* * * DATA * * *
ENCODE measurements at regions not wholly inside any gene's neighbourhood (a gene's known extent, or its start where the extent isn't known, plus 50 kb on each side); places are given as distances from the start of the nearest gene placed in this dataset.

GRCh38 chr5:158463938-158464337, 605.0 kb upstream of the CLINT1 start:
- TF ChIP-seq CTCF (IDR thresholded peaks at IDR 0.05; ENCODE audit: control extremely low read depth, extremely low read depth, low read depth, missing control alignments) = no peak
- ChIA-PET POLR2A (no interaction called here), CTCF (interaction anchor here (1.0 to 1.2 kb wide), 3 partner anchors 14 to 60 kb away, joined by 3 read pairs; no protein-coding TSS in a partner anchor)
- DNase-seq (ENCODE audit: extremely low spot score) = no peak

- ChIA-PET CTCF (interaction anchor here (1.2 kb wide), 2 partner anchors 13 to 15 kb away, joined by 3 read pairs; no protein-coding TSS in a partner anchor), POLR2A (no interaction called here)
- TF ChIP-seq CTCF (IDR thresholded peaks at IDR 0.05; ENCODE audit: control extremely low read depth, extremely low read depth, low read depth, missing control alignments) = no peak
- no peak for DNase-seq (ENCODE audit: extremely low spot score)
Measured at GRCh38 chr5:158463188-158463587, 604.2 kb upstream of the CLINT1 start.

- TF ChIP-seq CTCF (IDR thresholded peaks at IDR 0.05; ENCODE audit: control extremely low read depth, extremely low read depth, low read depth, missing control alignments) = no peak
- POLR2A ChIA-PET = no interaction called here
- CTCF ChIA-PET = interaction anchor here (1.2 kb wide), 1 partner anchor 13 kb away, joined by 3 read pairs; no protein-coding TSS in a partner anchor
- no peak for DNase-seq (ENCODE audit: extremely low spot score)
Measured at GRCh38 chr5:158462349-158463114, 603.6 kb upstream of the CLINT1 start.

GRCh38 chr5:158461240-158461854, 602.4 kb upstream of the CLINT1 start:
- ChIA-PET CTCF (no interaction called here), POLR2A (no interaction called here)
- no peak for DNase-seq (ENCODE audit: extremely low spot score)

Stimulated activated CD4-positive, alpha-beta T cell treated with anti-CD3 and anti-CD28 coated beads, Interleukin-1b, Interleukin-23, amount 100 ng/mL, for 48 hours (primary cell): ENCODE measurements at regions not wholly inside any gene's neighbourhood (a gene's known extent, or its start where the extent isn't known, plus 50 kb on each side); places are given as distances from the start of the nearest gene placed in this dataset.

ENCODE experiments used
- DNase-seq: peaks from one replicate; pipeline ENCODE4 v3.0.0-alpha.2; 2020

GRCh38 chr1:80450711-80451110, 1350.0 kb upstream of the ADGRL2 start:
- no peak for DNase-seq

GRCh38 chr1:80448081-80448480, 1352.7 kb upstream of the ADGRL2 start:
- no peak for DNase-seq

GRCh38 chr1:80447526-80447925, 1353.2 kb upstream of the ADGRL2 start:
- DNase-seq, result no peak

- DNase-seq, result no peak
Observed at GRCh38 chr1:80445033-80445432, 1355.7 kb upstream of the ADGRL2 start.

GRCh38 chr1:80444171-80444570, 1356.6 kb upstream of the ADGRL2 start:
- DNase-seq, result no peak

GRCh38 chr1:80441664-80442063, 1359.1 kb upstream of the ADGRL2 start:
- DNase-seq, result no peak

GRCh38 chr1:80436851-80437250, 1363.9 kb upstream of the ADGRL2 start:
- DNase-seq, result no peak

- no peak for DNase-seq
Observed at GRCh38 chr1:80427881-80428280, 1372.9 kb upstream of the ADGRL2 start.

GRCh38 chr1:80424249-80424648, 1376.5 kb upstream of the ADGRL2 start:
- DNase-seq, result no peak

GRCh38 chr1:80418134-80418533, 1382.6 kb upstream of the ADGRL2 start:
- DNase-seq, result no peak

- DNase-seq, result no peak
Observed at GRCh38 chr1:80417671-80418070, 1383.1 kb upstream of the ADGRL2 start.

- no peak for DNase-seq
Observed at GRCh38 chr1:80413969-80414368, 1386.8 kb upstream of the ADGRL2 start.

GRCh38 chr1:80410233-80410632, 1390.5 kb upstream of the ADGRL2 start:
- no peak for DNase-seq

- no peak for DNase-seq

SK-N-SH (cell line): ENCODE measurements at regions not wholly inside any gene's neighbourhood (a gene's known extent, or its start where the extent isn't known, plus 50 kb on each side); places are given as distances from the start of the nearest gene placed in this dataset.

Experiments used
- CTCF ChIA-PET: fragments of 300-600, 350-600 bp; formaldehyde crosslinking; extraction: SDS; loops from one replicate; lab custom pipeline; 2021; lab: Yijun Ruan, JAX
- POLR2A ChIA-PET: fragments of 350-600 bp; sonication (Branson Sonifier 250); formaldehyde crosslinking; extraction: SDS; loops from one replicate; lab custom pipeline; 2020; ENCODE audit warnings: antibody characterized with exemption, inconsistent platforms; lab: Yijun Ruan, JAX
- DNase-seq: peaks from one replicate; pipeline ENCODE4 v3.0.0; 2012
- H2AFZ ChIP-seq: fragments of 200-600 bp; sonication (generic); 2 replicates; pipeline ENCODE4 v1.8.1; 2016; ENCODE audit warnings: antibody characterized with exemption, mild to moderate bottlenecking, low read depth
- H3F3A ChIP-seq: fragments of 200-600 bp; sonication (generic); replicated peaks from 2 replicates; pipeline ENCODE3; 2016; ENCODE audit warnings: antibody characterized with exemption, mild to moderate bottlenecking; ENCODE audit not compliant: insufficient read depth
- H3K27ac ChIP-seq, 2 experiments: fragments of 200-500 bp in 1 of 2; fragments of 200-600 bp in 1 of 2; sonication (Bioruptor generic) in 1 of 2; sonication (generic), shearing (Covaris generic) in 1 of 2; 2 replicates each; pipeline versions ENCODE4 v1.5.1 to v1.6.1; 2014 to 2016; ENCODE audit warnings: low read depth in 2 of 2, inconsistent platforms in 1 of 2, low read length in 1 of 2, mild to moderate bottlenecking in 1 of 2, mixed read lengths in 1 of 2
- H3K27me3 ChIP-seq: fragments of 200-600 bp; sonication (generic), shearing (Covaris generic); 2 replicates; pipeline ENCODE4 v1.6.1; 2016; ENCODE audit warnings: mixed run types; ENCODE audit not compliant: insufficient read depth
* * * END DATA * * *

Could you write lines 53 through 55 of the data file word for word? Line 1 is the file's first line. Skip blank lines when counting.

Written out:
- H2AFZ ChIP-seq: fragments of 200-600 bp; sonication (generic); 2 replicates; pipeline ENCODE4 v1.8.1; 2016; ENCODE audit warnings: antibody characterized with exemption, mild to moderate bottlenecking, low read depth
- H3F3A ChIP-seq: fragments of 200-600 bp; sonication (generic); replicated peaks from 2 replicates; pipeline ENCODE3; 2016; ENCODE audit warnings: antibody characterized with exemption, mild to moderate bottlenecking; ENCODE audit not compliant: insufficient read depth
- H3K27ac ChIP-seq, 2 experiments: fragments of 200-500 bp in 1 of 2; fragments of 200-600 bp in 1 of 2; sonication (Bioruptor generic) in 1 of 2; sonication (generic), shearing (Covaris generic) in 1 of 2; 2 replicates each; pipeline versions ENCODE4 v1.5.1 to v1.6.1; 2014 to 2016; ENCODE audit warnings: low read depth in 2 of 2, inconsistent platforms in 1 of 2, low read length in 1 of 2, mild to moderate bottlenecking in 1 of 2, mixed read lengths in 1 of 2